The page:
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After the failure of Kenya’s “short” rains from October to December, an estimated 2.5 million people needed emergency food. At the end of January, Mathew Dambala, secretary general of the Kenya Evangelical Lutheran Church, warned that without help the crisis would become a famine.
Many fear the country’s “long rains” from March to May will also fail, worsening an already desperate situation, Dambala said.
In January, church workers were seeing mass deaths of livestock and high levels of malnutrition among mothers and children, according to Action by Churches Together, an international relief alliance to which the ELCA belongs. The alert noted that prices for food had doubled, while livestock prices dropped—damaging people’s purchasing power. Many families were forced to sell their few remaining productive assets to buy food.
Dambala said one herdsman was forced to sell 80 head of cattle before they died “for $6.84 each [when] the normal price would be $135 to $205.” Even “camels are dying because of the severe drought,” he said. “In areas which managed to get a one-time rainfall, farmers planted crops hoping the rains would continue.” But those crops withered when more rain wasn’t forthcoming, he added.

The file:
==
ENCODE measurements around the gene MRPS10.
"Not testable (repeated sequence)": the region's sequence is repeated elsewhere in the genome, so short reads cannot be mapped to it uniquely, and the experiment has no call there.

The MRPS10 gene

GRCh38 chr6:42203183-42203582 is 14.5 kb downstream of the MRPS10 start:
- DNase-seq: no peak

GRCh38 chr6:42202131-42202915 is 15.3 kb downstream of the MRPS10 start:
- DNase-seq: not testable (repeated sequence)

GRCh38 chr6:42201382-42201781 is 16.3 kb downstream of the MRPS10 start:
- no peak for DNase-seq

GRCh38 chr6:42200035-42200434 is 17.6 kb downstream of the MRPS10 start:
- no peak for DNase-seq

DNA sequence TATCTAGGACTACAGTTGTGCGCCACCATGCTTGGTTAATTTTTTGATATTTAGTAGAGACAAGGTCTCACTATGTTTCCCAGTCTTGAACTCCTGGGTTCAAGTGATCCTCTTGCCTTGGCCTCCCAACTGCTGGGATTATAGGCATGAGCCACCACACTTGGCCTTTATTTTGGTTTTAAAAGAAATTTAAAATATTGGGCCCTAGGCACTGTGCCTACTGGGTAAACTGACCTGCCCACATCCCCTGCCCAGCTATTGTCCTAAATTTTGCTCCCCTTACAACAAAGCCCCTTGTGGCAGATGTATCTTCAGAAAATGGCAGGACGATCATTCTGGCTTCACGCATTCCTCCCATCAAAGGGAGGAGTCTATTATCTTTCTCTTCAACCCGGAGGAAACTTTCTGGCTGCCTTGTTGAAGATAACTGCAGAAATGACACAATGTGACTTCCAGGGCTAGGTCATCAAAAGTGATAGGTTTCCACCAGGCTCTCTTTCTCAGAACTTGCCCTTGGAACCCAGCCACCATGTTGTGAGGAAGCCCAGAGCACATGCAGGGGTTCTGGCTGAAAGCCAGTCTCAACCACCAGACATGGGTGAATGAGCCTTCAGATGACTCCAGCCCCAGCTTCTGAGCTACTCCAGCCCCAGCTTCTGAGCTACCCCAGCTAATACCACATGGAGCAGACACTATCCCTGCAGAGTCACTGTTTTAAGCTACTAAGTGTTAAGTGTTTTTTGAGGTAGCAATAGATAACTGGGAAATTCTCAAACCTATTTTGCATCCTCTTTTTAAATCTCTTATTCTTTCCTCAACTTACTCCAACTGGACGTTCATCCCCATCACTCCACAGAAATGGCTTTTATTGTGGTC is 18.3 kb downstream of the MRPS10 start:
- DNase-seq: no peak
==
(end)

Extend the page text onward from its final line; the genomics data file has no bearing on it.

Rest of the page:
ELCA regional representative Andrew Hinderlie said Kenyan Lutherans have had to postpone a baptism of 150 Maasai “until they can return to their lands, as they’ve had to seek water and pastureelsewhere.”
Drought has plagued Kenya for more than a decade. Kenyan church leaders are seeking ways to meet long-term water needs while they meet immediate food needs. Until international help comes, Dambala said they’re taking food donations from their church members and the general public in Nairobi.
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